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Q. While I go organic as much as I can, the inability to buy organic cherries is the price I pay for a low-paying job cleaning up our gorgeous environment. Since I cannot bear to live life without a few fresh summer cherries, I buy the regular ones. My mother insists that in this case, using that fruit wash stuff is the way to go. But it’s expensive! Does it REALLY do a good job of getting pesticide residues off of the surface of fruit, or does a good spray of plain old water do just as well?
North Bend, Wash.
A. Dearest Karen,
I wholeheartedly agree: No one should be confined to a life without fresh summer cherries. Or strawberries. Or blueberries. Mmm … Methinks a trip to the farmers market is in order, stat.
As you note, though, even in-season cherries can be pricey, with organics still more so (and that’s not considering the premium you’ll pay for those tasty kings-among-cherries, Rainiers). We here at Grist love organic produce: It’s free of synthetic pesticides and fertilizers, making it healthier for you and the planet. But if your budget can’t swing it – I’m going to go into some tips on that in a moment, mind you – you can still reduce your pesticide exposure from the conventional variety.
If you and your mom have a bet riding on the fruit wash question, good news, Karen: You win. Studies from the University of Maine and the Connecticut Agricultural Experiment Station found there’s essentially no difference between cleaning fruits and veggies with plain old water and dedicated produce washes – in terms of both pesticide residue and bacteria. The FDA even advises against using store-bought produce wash.
But scrubbing up well does take a bit more than a spray from the tap. You’ll want to rub fruits and veggies briskly under running water; if a presoak is in order, do it in a bowl, not the sink, to avoid bacteria around the drain. With cherries and other berries in particular, save the wash until right before you eat them to extend freshness (not that they ever last that long, at least in my house).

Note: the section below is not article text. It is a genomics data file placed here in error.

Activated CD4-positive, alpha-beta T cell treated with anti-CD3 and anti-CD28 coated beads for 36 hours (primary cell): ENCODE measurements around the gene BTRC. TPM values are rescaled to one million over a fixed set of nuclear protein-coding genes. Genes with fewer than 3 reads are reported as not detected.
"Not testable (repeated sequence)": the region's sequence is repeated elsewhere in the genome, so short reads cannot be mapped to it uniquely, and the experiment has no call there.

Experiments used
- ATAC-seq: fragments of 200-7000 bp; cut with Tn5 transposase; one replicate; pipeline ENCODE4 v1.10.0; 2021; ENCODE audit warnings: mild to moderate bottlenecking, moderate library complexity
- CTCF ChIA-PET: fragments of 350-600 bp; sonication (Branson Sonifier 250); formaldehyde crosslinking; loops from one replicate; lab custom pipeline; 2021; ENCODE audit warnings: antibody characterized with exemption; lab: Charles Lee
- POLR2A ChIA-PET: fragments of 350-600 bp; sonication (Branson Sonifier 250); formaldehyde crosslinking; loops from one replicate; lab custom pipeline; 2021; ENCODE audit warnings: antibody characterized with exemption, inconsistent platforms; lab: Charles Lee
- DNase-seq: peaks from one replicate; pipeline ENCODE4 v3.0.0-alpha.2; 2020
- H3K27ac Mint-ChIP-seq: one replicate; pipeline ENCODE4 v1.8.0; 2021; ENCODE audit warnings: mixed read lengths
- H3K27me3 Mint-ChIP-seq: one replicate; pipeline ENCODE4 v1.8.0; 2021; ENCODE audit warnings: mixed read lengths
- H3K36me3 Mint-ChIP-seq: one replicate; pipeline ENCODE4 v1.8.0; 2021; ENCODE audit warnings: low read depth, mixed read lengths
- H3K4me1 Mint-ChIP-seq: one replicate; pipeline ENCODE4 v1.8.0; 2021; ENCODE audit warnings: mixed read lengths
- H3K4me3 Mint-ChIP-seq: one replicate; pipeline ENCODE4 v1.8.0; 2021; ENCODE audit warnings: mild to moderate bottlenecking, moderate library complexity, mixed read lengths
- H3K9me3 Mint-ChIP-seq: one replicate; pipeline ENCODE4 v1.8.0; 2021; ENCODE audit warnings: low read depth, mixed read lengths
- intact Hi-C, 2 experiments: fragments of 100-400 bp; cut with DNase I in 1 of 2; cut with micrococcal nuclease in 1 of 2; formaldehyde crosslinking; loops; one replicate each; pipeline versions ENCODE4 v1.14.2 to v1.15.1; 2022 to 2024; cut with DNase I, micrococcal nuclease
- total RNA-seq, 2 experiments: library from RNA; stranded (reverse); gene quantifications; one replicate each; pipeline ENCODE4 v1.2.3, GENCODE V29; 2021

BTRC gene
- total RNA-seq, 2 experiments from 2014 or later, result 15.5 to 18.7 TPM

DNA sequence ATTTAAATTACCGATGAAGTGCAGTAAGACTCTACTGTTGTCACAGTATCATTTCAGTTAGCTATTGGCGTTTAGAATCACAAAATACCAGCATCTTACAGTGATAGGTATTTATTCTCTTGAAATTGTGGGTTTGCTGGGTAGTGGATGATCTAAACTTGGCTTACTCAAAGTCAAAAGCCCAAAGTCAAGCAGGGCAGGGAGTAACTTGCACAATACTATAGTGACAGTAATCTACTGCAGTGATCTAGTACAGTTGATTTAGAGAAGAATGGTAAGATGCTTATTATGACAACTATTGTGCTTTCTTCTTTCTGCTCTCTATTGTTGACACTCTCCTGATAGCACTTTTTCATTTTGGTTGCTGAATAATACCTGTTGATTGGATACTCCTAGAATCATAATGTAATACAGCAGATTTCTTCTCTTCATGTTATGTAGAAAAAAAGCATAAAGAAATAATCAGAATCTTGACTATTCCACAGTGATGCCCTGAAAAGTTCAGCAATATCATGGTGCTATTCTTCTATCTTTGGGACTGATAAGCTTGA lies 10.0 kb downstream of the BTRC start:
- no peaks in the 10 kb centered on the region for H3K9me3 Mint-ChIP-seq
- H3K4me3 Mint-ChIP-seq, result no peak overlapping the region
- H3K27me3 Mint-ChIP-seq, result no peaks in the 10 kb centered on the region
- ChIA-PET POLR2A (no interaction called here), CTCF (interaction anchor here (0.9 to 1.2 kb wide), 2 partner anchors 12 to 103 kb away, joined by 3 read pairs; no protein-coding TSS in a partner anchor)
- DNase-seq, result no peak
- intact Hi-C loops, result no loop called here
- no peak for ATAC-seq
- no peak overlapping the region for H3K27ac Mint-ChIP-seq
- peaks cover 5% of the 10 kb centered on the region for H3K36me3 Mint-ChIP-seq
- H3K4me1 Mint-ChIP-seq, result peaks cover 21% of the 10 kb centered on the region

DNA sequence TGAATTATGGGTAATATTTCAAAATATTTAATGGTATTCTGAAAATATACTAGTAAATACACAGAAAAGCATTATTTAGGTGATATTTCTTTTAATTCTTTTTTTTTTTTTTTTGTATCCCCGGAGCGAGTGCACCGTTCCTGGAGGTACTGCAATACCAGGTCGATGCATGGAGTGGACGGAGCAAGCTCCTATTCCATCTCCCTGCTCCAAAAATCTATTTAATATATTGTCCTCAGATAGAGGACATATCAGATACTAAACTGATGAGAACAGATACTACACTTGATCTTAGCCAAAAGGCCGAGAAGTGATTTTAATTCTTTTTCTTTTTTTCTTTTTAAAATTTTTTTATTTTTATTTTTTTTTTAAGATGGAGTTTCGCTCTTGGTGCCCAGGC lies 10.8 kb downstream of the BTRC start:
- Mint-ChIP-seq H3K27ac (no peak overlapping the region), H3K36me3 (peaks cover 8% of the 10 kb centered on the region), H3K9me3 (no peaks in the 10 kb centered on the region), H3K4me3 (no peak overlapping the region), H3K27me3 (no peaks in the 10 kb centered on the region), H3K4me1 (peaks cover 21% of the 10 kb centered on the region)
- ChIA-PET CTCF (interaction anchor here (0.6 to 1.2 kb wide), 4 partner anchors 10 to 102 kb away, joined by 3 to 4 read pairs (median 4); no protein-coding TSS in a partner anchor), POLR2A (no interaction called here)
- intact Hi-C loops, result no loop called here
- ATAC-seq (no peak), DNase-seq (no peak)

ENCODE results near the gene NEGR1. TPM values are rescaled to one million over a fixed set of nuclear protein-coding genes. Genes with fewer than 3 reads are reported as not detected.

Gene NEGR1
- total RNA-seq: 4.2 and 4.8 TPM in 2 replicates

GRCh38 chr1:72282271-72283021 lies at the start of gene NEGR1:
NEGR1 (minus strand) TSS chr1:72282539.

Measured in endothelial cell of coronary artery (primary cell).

Now, back to the organic-vs-conventional business. The Environmental Working Group’s Shopper’s Guide to Pesticides in Produce ranks cherries 18th out of 51 tested fruits and veggies for pesticide residue – not quite bad enough to earn a place on the notorious Dirty Dozen, but not exactly squeaky-clean, either. And according to the Pesticide Action Network’s What’s on my Food? guide, cherries harbor residue from as many as 42 different pesticides, including 5 known or probable carcinogens, 20 suspected hormone disruptors, 7 neurotoxins, 8 developmental/reproductive toxins, and 14 honeybee toxins. Not so appetizing, is it? And while washing with water helps, it probably won’t remove all pesticide remnants.
Only you know your food budget, Karen — but if you’re concerned about chemicals, you may want to think strategically about buying organic. Might you be able to switch to conventional for some items with lower pesticide risk? The EWG ranks these too, as the Clean Fifteen, and they include avocado, kiwi, pineapple, mango, sweet corn, onions, and asparagus. You could then apply the savings toward organic cherries.
I’d also go hunting at the farmers market. Living as you do in cherry country (Washington, Oregon, and California grow 97 percent of U.S. sweet cherries), I wouldn’t be surprised if you could find local, pesticide-free fruits at a good price. Keep in mind that many smaller farms may grow food organically even if they can’t afford official certification.
You may also find success with a little budgetary shuffling. Is there anywhere else you can trim a few dollars during cherry season? Perhaps you’d find one or two fewer lattes, movie downloads, or meals out every week a worthy trade for your cherries of choice.
No matter what you decide, don’t skip out on one summer’s sweetest treasures. Cherries are full of vitamin C and fiber, and besides, after spending your days toiling away for the earth, you deserve it.
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